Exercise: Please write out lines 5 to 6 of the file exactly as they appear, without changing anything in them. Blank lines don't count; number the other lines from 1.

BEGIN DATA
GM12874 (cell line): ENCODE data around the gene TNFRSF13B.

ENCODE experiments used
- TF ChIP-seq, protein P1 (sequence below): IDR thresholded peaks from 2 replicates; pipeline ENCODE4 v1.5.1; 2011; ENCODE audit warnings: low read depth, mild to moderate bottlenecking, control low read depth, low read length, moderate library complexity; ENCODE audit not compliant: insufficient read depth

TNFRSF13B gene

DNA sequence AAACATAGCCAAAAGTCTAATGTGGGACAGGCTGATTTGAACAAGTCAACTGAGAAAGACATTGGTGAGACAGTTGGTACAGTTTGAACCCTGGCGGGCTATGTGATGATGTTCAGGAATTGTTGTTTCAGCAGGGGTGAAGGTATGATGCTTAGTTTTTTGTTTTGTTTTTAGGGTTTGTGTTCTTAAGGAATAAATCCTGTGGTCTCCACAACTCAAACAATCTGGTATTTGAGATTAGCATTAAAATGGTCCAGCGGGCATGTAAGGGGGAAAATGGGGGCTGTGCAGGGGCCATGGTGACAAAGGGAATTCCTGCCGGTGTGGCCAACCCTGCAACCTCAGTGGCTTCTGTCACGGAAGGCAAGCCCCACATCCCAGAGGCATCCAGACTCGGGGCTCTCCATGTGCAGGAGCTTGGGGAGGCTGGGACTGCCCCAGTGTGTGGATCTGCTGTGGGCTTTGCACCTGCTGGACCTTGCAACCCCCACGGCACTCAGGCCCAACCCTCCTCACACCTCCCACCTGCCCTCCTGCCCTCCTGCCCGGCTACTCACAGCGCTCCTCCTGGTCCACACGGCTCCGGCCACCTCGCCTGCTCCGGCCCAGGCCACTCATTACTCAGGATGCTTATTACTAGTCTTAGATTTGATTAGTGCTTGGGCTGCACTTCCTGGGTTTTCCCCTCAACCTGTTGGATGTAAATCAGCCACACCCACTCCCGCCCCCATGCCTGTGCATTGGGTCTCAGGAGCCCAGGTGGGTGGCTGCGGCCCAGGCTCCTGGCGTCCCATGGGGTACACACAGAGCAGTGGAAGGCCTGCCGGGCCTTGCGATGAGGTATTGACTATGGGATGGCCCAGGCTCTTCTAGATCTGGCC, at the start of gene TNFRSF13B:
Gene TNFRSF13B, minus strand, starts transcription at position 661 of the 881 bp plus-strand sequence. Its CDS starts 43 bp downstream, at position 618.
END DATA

DNA sequence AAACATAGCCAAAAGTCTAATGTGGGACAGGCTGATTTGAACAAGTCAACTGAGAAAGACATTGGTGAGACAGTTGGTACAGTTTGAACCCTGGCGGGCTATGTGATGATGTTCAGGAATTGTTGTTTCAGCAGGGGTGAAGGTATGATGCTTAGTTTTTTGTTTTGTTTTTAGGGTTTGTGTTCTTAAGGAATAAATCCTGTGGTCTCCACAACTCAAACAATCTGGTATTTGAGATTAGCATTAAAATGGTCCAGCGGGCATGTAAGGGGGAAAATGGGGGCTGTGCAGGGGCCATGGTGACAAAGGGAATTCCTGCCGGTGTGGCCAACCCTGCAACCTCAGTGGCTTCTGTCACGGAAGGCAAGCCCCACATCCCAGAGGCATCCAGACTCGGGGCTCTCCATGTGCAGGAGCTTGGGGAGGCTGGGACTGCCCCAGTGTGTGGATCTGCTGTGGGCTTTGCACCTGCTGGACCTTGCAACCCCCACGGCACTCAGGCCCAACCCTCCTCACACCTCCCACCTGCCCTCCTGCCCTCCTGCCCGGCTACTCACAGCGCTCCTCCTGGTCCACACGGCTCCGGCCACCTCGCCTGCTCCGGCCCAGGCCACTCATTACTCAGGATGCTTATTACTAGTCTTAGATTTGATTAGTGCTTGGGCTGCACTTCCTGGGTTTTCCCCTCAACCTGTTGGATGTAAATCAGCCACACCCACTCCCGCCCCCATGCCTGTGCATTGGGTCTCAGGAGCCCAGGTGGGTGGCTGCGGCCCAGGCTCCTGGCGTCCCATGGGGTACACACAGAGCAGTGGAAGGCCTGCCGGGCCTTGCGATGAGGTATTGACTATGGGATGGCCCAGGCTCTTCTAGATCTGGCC, at the start of gene TNFRSF13B:
Gene TNFRSF13B, minus strand, starts transcription at position 661 of the 881 bp plus-strand sequence. Its CDS starts 43 bp downstream, at position 618.